5. I was told all my life that I was a direct descendant of General Thomas Gage, and that I was a cousin of General Robert E. Lee. (I never believed the one about Lee even though Lee is my middle name.)
6.  My 4th great grandmother was Hannah Gage, who is not the daughter of Thomas Gage, but I am the 4th cousin, 5 times removed of General Lee himself! (Who knew?)
7.   I am the lucky wife of a wonderful and loving husband, the mother of three fantastic sons, the grandmother of two beautiful granddaughters and one handsome grandson, and the great-grandmother of the most beautiful little boy in the world! (I’m sure that bit about being a ‘great-grandmother’ is some kind of typo!)

Fifteen Bloggers I Admire: (Oh, mercy, this was a hard one, and it doesn’t include Valerie’s, which would definitely be included!)
1. The Legal Genealogist by Judy G. Russell
3. Ancestral Journeys by Jen Baldwin
4. Are My Roots Showing? by Jenny Lanctot
5. 4YourFamilyStory by Caroline Pointer
6. The Sanford Family Misfit by Cassie Clark
7. Your Genetic Genealogist by CeCe Moore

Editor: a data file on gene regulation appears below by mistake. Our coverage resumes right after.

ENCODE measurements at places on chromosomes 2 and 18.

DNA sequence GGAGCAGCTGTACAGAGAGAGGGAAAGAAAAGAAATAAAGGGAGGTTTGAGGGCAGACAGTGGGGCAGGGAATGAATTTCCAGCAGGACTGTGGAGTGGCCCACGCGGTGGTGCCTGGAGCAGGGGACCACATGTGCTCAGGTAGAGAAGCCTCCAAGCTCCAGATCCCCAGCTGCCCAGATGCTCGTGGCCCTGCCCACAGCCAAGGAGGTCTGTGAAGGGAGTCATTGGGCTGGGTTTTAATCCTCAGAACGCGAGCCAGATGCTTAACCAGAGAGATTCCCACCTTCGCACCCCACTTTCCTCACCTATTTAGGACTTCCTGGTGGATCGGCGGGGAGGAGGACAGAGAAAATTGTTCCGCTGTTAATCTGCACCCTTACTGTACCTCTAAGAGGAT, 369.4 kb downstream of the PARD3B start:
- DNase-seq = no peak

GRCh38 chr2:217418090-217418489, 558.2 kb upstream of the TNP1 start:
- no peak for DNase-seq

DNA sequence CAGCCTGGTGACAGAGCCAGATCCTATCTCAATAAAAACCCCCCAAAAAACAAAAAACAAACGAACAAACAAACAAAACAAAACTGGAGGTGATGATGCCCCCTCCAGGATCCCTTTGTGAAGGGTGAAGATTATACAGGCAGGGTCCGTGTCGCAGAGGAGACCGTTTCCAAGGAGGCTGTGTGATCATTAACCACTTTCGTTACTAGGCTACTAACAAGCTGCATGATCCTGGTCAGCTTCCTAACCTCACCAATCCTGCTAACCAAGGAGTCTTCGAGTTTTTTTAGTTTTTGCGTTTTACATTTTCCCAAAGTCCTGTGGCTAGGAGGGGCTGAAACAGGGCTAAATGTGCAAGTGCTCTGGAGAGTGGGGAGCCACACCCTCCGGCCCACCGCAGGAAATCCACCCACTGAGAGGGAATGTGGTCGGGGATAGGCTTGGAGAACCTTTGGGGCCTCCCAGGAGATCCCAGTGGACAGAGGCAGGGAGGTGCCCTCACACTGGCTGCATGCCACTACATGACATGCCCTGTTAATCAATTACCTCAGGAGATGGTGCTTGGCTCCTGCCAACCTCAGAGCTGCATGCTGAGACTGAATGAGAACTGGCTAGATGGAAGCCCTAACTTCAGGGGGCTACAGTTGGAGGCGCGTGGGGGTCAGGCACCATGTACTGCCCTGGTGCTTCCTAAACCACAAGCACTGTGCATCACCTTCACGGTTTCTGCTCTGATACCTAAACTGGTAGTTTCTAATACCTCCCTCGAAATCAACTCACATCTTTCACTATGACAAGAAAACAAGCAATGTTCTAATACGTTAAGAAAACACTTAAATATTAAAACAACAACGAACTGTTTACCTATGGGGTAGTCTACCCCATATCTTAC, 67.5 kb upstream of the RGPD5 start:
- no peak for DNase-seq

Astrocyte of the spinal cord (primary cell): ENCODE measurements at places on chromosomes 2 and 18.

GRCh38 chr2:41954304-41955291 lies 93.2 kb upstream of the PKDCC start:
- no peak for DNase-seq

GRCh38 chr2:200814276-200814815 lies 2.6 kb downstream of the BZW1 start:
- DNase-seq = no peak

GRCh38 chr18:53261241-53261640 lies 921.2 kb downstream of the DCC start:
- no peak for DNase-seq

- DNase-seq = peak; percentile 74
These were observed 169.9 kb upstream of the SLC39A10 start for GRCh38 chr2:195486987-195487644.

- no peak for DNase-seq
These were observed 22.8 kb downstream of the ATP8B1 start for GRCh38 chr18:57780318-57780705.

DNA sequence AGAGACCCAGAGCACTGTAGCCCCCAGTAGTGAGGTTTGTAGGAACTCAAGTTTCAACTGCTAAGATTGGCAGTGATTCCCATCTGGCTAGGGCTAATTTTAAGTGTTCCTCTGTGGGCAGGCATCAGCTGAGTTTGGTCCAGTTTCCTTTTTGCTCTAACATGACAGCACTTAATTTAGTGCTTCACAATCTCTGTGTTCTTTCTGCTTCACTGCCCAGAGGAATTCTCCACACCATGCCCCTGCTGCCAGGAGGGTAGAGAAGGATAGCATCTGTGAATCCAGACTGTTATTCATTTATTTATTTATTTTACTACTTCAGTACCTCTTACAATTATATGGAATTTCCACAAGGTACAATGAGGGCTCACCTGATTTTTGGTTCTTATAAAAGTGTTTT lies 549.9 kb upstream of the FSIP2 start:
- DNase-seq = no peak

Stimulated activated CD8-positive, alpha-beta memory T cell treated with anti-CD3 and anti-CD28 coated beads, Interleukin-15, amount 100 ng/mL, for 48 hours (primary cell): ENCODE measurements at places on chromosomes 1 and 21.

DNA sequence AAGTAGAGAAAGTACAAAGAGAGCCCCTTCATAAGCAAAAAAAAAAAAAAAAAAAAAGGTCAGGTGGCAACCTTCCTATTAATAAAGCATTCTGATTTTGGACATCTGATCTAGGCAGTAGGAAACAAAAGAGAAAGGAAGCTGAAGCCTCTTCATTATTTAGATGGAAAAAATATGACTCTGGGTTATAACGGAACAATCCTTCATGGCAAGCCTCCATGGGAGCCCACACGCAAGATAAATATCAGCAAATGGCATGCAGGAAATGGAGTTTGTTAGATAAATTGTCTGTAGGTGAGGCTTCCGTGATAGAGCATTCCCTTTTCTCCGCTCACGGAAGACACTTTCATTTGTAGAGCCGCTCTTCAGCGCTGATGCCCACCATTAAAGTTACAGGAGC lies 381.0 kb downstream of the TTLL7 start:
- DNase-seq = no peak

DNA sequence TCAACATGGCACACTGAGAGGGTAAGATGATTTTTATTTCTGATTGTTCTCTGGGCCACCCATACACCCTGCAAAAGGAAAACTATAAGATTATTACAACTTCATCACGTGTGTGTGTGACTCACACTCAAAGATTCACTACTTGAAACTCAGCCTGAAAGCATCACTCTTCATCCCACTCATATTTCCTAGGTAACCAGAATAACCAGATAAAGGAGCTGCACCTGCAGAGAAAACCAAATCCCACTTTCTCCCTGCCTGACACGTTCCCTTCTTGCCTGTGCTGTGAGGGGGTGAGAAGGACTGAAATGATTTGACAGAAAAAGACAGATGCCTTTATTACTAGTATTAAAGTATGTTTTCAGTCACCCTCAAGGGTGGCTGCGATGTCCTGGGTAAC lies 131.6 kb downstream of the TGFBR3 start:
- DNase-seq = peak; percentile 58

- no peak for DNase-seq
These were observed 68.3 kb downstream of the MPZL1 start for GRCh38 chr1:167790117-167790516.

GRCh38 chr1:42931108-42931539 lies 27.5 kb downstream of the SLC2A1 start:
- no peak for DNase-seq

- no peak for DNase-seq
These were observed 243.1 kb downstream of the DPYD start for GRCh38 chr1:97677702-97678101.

8. Appalachian History by Dave Tabler
9. Genealogy Gems by Lisa Louise Cooke
10. The Enthusiastic Genealogist by Dana Stewart Leeds
11. Barking Up the Wrong Tree by Loretta Gillespie
12. Finding Our Ancestors by Terri O’Connell
13. Mississippi Memories by Janice Tracy
14. Always Anxiously Engaged by Peggy Lauritzen
15. West in New England by Bill West


(Of course, I had to leave out everyone’s favorites: Dear Myrtle, Dick Eastman, Randy Seaver, Thomas MacEntee, GeneaBloggers – and many, many others whose blogs I love! This list needs to be longer. I know I’ve left out some friends - not good!)

Contact Bloggers:
This may take a while, but I’ll begin shortly and keep on until I’ve finished!

Thanks so much once again, Valerie, for nominating me for this “One Lovely Blog” award! J


@2014 Copyright by Carla Love Maitland